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Mystic River: Masterful Writing By Dennis Lehane

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When I first saw the movie Mystic River I was hit by a thunderbolt; Clint Eastwood is so precise in what he wants as a director and two of his actors pulled out performances of their lifetime—Sean Penn as Jimmy Marcus and Tim Robbins as Dave Boyle are electrifying in this superbly-crafted screenplay of a masterful novel by Dennis Lehane.

Sample this opening paragraph of the book: “When Sean Devine and Jimmy Marcus were kids, their fathers worked together at the Coleman Candy plant and carried the stench of warm chocolate back home with them. It became a permanent character of their clothes, the beds they slept in, the vinyl backs of their car seats. Sean’s kitchen smelled like a Fudgsicle, his bathroom like a Coleman Chew-Chew bar. By the time they were eleven, Sean and Jimmy had developed a hatred of sweets so total that they took their coffee black for the rest of their lives and never ate dessert.”

A blogger I read defined it perfectly by calling it a deceptively-simple start. The whole book is written in this deceptively-simple manner. The fathers of Sean and Jimmy were friends and on Saturdays they would get together at Sean’s place for a beer; and as one beer turned into six, Jimmy and Sean would play in the backyard, sometimes with Dave Boyle, a kid with girl’s wrists and weak eyes.

“Dave Boyle didn’t have a father, just a lot of uncles, and the only reason he was usually there on those Saturdays was because he had this gift for attaching himself to Jimmy like lint; he’d see him leaving his house with his father, show up beside their car, half out of breath, going ‘What’s up, Jimmy?’ with a sad hopefulness.”

Then one day when they were on the kerb of a street and having a friendly fight a strange car pulled up near the sidewalk. One boy got in the car, two did not, and something terrible happened—something that ended their friendship and changed all three boys forever.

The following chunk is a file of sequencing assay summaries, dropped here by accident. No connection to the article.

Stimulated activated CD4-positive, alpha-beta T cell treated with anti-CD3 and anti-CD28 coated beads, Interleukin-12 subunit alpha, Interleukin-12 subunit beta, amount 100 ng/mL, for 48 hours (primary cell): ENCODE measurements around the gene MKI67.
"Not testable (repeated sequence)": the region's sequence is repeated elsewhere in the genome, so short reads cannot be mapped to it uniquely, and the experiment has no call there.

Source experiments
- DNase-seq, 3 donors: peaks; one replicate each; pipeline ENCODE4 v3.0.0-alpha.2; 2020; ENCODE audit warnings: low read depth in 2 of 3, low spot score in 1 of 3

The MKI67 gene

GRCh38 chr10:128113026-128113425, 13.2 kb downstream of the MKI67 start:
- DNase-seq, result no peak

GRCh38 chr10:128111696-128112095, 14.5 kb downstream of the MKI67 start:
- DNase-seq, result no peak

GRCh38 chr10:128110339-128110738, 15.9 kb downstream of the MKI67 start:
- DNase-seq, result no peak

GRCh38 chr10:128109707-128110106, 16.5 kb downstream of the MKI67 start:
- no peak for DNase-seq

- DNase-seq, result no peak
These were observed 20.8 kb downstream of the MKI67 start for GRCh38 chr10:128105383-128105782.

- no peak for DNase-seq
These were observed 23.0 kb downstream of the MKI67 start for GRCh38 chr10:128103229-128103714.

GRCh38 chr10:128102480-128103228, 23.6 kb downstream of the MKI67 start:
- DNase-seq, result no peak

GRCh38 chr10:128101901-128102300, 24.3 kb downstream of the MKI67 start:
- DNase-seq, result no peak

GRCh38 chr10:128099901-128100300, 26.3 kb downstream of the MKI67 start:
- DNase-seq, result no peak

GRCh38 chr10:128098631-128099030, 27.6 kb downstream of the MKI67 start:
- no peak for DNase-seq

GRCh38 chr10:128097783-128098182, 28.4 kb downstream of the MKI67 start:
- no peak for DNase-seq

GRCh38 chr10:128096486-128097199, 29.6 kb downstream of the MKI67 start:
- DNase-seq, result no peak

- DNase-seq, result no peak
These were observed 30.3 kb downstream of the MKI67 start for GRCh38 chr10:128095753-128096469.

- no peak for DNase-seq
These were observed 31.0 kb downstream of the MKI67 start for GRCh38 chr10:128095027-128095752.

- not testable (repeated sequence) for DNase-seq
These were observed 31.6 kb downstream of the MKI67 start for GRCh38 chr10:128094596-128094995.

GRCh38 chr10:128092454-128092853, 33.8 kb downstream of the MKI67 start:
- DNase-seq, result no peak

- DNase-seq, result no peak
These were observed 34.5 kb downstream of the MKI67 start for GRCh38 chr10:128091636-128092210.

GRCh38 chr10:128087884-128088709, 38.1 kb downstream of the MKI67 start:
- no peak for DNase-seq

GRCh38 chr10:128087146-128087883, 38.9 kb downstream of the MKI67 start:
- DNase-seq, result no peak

Twenty-five years later, Sean Devine (Kevin Bacon) is a homicide detective. Jimmy Marcus is an ex-con who owns a corner store. And Dave Boyle is trying to save his marriage and keep his demons at bay.

Dennis Lehane has this almost perfect way of fleshing out his characters just as he keeps the plot moving forward. Jimmy has three daughters and Katie is the eldest one. Katie and a guy called Brendan Harris are in love and have planned to elope the next day. While packing Brendan is thinking about when he met her first just a year ago when he was doing a roofing job for a guy called Bobby.

‘He’d known of her, of course; everyone in the neighbourhood knew of Katie. She was that beautiful. Few people really knew her. Beauty could do that; it scared you off, made you keep your distance. It wasn’t like in the movies where the camera made beauty seem like something that invited you in. In the real world, beauty was like a fence to keep you out, back you off.”

But Katie, man, from the first day she’d come by with Bobby O’Donnell, and then he’d left her at the site while he and his boys tore off across town to conduct some pressing business, left Katie behind like they’d forgot they ever had her—from that very first day, she was so basic and normal; she hung with Brendan as he applied flashing to the roof as if she was just another dude.”

Lehane describes the pace of the day and the mood of the principal characters before the two love birds have decided to fly and get married; leaving behind Buckingham where they grew up and where everyone knows everyone.

“At thirty-six, Jimmy Marcus had come to love the quiet of his Saturday nights. He had no use for loud, packed bars and drunken confessions. Thirteen years since he’d walked out of prison, and he owned a corner store, had a wife and three daughters at home, and believed he’d traded the wired-up boy he’d been for a man who appreciated an even pace to his life—a slowly sipped beer, a morning stroll, the sound of a baseball game on the radio.

When Jimmy was a kid—hell, until he was almost twenty-three—that energy had dictated his every action. And then … then you just learned how to stow it some-place, he guessed. You tucked it away.”

“His eldest daughter, Katie, was in the midst of that process now. Nineteen years old and so, so beautiful, all her hormones on red alert, surging. But lately he’d noticed an air of grace settling in his daughter. He wasn’t sure where it had come from—some girls grew into womanhood gracefully, others remained girls their whole lives—but it was there in Katie all of a sudden, a peacefulness, a serenity even.

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